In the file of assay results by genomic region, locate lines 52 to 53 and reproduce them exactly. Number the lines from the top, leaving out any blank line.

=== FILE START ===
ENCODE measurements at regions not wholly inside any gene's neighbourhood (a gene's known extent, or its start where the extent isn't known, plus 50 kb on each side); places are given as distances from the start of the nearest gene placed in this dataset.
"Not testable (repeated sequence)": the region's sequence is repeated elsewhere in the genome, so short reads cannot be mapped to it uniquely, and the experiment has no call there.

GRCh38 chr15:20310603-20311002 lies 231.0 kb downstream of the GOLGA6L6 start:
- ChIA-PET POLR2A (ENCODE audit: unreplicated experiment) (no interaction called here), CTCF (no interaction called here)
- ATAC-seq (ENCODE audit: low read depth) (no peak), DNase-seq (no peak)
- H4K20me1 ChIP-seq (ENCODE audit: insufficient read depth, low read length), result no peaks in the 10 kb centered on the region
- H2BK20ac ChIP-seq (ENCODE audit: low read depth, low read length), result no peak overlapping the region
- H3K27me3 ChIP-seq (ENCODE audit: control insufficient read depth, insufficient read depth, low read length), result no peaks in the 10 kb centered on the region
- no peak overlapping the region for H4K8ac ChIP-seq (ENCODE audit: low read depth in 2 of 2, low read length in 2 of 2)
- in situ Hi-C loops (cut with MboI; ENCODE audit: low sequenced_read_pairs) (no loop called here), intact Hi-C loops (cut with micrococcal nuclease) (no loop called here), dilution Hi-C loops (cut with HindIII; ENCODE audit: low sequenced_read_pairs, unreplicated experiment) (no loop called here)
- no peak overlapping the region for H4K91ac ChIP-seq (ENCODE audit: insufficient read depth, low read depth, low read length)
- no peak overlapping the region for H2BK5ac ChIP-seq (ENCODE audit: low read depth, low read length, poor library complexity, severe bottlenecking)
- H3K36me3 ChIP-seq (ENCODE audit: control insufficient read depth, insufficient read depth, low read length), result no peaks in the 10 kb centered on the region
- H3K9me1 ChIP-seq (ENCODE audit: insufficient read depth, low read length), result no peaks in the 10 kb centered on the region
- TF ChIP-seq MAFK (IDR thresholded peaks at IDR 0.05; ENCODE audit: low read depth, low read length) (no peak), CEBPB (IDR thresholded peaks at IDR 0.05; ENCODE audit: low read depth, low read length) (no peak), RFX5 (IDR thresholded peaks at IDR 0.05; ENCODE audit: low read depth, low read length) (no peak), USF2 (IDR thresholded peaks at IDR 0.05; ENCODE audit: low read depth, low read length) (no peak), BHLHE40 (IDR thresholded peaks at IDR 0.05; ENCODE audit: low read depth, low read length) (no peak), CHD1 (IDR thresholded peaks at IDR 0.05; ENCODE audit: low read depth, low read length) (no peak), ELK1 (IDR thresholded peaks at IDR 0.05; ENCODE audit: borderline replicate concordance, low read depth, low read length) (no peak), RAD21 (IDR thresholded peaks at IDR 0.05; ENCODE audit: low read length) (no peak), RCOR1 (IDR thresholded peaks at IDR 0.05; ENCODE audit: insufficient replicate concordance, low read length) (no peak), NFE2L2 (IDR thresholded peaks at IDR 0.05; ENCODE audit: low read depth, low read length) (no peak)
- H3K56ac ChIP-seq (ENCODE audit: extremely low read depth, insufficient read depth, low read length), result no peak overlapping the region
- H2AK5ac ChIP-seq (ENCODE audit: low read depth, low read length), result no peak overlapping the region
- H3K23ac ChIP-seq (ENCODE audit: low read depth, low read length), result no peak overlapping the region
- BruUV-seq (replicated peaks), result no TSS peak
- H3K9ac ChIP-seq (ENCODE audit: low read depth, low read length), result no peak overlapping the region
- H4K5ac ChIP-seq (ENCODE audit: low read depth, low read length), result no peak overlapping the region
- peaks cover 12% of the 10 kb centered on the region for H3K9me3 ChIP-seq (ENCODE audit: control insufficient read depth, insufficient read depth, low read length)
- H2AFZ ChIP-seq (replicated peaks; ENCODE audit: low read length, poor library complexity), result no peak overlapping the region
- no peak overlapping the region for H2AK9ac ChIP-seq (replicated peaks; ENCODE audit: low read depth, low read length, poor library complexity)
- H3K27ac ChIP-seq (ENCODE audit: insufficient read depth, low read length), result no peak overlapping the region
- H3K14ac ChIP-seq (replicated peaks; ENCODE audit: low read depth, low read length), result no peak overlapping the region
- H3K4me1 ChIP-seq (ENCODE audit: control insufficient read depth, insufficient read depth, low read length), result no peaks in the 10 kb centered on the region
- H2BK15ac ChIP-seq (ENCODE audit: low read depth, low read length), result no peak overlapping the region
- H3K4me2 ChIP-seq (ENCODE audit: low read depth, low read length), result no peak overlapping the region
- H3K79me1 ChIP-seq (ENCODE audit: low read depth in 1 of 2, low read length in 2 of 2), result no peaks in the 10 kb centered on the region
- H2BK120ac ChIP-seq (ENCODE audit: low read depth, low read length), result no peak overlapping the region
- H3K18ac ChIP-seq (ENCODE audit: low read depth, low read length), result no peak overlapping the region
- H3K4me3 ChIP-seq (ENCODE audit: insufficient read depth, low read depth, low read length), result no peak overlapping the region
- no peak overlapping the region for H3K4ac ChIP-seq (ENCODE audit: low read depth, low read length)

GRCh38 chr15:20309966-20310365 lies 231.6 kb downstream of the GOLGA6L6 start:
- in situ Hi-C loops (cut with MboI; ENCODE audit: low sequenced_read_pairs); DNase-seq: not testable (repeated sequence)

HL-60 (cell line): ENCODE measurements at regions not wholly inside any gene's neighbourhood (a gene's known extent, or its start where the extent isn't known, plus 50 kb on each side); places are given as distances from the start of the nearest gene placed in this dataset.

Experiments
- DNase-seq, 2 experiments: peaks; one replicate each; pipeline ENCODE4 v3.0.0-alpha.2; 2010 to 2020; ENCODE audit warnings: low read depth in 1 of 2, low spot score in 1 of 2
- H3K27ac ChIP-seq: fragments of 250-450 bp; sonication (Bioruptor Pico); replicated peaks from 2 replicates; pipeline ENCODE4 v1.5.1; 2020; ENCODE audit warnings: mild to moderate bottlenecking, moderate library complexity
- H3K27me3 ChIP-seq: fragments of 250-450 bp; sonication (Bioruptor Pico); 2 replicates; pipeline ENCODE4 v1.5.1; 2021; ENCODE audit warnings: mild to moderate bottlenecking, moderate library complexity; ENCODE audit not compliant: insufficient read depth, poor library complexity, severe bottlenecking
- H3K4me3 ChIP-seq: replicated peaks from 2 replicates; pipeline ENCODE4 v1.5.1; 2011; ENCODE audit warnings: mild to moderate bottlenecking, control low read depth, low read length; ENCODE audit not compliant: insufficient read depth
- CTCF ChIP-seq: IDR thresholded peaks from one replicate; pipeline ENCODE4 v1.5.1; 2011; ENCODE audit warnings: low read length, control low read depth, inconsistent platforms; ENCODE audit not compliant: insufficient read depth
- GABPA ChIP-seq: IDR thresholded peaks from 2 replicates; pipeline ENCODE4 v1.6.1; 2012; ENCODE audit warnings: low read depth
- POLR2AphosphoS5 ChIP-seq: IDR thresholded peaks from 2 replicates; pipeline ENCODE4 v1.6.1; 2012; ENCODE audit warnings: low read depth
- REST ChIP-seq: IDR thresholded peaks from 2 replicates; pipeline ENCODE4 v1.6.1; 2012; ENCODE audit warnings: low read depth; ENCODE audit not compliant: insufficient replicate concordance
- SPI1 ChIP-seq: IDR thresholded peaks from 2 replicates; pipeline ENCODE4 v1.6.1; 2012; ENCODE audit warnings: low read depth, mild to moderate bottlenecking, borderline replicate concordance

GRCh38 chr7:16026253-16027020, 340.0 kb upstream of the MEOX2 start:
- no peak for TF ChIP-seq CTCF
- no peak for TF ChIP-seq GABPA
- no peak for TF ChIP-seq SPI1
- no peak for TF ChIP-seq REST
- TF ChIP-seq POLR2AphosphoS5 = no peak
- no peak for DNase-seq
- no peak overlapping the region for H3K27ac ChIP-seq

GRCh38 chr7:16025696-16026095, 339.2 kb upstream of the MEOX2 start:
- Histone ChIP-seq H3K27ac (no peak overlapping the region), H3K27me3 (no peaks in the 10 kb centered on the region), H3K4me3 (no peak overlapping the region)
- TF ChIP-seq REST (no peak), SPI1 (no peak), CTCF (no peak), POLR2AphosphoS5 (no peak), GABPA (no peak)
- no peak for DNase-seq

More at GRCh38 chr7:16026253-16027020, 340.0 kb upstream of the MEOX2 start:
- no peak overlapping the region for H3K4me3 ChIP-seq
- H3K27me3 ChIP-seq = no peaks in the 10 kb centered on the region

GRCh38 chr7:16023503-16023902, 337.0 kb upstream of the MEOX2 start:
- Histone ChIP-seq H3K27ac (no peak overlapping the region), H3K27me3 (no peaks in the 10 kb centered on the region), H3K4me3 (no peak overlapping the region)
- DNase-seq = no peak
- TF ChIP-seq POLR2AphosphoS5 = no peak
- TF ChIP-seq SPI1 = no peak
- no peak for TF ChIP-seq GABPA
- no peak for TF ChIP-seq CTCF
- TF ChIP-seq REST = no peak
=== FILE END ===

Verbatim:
- no peak for TF ChIP-seq REST
- TF ChIP-seq POLR2AphosphoS5 = no peak